On the bottom edge of the device you’ll find what looks like six gold pogo pins similar to those on the Galaxy Nexus smartphone. Google didn’t confirm what that feature is for, but it could end up being for accessories, such as docks.

The Nexus 10 also has front and rear cameras. These are 1.9-megapixels and 5-megapixels, respectively. The front camera is more than suitable for a fun Google+ Hangout video chat while the back will take respectable pictures. However, Google doesn’t claim the cameras record in HD and the quality of the videos that I recorded were fine but nothing special.

One thing that is unique to the Nexus 10’s cameras is the new Photo Sphere feature, which arrives on Android devices with the 4.2 Jelly Bean update. Photo Sphere allows you to shoot 360 degree panoramic images. This feature seems perfect for trips to exotic locations such as the Grand Canyon or the top of the Eiffel Tower.

But besides that, Photo Sphere is not much more than a bragging point for Android users. It takes a long time to shoot a full 360-degree image and I could never get it to look perfect. But if you do take the time to shoot an entire location that surrounds you, the results are visually stunning; you can upload them to Google+, where your friends can toggle through the images. The files save as JPEGs, so you can also upload them to Facebook or Twitter -- but there they’ll simply look like very wide panoramas.

Finally, on the hardware side, the Nexus 10 has front-facing dual speakers similar to the ones found on the Galaxy Note 10.1. That’s not surprising since both tablets are made by Samsung. The sound produced is great for a tablet as far as volume goes. Quality of sound, though, is a bit on the tinny side, but if you just want to play a YouTube video or TV show for you and a friend, the speakers should do well.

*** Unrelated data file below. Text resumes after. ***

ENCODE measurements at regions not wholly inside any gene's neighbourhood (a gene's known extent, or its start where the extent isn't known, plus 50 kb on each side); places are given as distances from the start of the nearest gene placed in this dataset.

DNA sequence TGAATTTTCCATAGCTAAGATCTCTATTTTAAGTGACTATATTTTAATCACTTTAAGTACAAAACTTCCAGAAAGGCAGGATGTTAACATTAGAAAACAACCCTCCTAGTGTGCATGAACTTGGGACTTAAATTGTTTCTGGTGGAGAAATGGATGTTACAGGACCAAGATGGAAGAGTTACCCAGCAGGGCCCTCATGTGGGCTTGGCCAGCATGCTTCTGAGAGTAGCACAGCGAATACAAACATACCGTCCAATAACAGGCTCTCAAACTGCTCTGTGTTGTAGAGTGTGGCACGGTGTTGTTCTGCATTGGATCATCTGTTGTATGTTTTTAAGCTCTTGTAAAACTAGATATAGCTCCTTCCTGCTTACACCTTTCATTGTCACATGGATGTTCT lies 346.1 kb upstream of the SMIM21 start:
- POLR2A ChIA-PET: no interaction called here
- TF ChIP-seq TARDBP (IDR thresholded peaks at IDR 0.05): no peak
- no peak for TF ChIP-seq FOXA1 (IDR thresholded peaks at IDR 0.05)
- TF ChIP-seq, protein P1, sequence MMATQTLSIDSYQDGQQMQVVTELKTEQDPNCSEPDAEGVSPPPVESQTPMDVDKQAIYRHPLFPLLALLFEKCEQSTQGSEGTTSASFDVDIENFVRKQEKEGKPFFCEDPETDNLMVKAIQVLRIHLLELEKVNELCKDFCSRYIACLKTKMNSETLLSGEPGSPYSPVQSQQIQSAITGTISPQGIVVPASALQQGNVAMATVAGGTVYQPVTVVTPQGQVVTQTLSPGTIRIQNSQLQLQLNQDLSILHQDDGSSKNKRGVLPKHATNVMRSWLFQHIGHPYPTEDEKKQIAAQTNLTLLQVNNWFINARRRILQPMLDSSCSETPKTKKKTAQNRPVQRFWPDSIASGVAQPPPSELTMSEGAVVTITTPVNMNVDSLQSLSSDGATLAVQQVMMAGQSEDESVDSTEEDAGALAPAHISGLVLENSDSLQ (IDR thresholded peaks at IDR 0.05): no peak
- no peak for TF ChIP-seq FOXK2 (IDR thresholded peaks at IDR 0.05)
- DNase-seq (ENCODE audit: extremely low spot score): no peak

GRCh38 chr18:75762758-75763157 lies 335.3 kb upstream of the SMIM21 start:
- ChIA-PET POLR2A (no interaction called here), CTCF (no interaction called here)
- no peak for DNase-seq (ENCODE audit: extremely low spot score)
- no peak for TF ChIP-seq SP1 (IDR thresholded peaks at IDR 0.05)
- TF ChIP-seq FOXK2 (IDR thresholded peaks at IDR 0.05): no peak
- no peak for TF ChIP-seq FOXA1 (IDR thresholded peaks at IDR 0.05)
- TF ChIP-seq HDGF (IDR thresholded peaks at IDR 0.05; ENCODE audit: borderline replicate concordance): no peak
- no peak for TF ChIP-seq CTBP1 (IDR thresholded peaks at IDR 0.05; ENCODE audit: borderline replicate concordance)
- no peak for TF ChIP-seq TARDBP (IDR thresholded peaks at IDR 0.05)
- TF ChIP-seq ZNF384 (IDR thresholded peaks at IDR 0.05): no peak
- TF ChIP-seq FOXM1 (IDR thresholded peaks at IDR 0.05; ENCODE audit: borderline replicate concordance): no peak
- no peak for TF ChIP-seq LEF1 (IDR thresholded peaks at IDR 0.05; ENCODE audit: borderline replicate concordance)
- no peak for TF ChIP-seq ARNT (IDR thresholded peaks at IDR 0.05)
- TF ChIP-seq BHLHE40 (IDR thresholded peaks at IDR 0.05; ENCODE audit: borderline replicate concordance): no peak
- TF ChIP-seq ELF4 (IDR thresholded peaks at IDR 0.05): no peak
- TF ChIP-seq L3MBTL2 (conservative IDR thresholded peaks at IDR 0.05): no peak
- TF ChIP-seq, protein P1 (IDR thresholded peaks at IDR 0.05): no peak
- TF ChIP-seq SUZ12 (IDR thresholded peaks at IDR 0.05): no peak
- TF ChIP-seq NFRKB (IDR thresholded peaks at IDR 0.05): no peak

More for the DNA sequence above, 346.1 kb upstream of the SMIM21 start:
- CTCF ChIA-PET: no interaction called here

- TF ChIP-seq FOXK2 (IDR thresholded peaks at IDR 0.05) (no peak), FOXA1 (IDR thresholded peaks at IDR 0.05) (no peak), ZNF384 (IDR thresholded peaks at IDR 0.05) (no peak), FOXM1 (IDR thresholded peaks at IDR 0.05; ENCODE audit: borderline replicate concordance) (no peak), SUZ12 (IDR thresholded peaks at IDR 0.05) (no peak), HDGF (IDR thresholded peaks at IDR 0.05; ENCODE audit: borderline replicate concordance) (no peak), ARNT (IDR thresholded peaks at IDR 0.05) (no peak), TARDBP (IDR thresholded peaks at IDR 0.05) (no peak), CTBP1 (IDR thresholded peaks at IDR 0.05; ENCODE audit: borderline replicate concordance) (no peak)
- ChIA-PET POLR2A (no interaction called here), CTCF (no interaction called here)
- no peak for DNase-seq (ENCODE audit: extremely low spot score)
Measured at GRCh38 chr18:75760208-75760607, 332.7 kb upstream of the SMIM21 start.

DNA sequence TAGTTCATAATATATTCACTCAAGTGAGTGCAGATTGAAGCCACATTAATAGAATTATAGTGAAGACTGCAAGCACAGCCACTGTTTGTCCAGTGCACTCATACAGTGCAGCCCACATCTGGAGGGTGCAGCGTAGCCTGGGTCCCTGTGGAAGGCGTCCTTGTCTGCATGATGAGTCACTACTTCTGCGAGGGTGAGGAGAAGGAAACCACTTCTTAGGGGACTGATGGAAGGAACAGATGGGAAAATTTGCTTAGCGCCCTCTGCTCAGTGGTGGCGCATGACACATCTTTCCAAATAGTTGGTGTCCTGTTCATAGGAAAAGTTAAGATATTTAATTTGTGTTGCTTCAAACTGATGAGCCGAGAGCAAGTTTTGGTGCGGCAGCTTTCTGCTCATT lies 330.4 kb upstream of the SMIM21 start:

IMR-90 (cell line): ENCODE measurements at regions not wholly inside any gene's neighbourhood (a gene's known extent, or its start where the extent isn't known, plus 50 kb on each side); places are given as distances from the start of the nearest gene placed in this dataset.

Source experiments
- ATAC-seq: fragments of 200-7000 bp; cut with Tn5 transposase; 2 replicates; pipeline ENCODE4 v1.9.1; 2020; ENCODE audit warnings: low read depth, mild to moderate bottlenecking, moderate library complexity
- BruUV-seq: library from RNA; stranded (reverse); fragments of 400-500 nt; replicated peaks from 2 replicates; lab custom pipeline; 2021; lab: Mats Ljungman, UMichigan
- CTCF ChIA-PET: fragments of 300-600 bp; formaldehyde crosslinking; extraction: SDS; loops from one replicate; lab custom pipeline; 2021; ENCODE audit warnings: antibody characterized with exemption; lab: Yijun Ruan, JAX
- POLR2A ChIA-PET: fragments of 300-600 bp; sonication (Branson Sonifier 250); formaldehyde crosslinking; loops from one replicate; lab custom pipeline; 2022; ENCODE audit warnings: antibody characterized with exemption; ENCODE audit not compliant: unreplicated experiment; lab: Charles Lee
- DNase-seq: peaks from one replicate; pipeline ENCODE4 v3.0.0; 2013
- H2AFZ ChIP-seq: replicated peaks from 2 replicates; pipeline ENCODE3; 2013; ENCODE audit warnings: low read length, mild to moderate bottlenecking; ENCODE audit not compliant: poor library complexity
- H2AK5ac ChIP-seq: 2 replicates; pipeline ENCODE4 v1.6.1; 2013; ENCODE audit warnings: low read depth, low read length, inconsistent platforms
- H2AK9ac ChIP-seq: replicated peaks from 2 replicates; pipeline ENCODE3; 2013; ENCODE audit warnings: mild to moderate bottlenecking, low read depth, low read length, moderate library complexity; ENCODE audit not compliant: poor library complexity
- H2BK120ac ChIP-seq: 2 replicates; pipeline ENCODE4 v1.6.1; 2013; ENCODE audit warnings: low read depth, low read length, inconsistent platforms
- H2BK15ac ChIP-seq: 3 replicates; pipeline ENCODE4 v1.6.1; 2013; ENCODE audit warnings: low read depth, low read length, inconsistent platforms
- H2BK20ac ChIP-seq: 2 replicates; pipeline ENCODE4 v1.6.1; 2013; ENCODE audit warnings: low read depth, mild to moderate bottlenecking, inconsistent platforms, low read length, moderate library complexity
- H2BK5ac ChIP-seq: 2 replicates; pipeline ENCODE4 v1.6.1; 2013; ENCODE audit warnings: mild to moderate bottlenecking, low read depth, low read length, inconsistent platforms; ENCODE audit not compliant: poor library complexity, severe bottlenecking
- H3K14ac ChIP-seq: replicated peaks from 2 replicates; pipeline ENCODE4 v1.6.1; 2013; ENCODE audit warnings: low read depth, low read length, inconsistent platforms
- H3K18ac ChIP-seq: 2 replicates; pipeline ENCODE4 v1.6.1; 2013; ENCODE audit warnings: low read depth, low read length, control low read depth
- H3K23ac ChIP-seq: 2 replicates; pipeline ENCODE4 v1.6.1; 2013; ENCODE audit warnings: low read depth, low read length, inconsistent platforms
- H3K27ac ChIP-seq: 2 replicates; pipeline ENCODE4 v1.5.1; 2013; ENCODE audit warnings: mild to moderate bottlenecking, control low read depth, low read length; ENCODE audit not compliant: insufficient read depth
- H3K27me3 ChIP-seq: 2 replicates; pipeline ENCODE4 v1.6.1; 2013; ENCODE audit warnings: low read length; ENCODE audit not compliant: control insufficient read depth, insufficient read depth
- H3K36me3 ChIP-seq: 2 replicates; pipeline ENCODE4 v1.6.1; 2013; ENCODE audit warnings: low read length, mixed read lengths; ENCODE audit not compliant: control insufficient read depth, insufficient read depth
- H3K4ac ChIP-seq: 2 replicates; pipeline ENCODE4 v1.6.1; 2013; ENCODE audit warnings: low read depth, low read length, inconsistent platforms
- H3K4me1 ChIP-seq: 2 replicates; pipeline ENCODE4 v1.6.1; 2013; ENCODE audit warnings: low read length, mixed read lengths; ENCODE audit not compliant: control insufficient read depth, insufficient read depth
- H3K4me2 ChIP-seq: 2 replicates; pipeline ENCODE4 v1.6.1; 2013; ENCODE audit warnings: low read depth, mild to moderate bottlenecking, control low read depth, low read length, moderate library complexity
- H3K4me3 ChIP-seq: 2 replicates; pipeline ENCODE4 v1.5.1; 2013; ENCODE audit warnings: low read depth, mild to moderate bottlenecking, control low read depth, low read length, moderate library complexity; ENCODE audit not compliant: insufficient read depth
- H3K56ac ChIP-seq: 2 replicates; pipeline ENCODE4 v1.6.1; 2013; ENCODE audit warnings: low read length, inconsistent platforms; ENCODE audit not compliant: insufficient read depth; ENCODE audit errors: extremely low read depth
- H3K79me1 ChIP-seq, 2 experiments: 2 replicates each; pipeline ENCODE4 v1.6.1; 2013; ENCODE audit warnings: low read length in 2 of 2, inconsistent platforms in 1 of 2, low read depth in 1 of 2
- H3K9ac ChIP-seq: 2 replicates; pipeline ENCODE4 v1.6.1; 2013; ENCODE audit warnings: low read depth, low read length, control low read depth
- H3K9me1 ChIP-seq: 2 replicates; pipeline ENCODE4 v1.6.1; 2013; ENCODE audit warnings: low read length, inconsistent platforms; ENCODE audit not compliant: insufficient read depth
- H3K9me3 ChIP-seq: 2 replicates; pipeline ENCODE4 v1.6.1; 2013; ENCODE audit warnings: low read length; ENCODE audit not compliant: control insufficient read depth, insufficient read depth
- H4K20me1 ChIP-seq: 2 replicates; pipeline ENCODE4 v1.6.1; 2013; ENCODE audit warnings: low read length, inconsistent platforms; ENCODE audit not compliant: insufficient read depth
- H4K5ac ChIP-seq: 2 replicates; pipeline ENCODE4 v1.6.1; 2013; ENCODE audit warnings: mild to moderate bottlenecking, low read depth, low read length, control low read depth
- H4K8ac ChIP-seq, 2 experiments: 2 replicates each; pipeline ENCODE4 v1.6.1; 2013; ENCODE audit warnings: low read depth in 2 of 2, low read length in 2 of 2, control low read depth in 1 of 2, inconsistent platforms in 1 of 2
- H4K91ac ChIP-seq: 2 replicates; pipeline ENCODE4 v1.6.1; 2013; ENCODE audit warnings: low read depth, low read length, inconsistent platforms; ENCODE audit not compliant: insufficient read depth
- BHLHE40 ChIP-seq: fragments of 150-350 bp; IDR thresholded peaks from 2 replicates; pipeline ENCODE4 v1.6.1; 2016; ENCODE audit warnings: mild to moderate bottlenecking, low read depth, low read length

The only problem I truly have with the Nexus 10 is the lack of apps that have been optimized for its screen.

Many essential apps are the same ones built for 4-inch Android devices. This includes Facebook and Pandora, which simply get stretched out. The apps themselves look great on the Nexus 10’s screen, but it’s annoying wasting such a large display on smartphone apps. Fortunately, though, when you access the Apps section of the Google Play store, Google has a handful of subsections that highlight apps built for the Nexus 10’s screen.

Another thing that isn’t an issue but should be highlighted is that Google says the Nexus 10’s MIMO WiFi technology combined with its processor make it capable of getting Internet speeds up to four times faster than normal Wi-Fi. Based off my experience and speed tests, the Nexus 10 was typically just as fast as my other devices. When it was faster, it was not by much and certainly not four times faster.

All in all, the Nexus 10, which you can order online Nov. 13, is a solid tablet and very good deal at 16 GB for $399 or 32 GB for $499. Anyone who gets one this season will have received a great present, but if you can afford spending an additional $100, the iPad may be the way to go.

[For the record, 12:00 p.m. Nov. 2: An earlier version of this article incorrectly misstated the Nexus 10’s rear camera megapixels. The Nexus 10 has a 5-megapixel rear camera, not an 8-megapixel one.]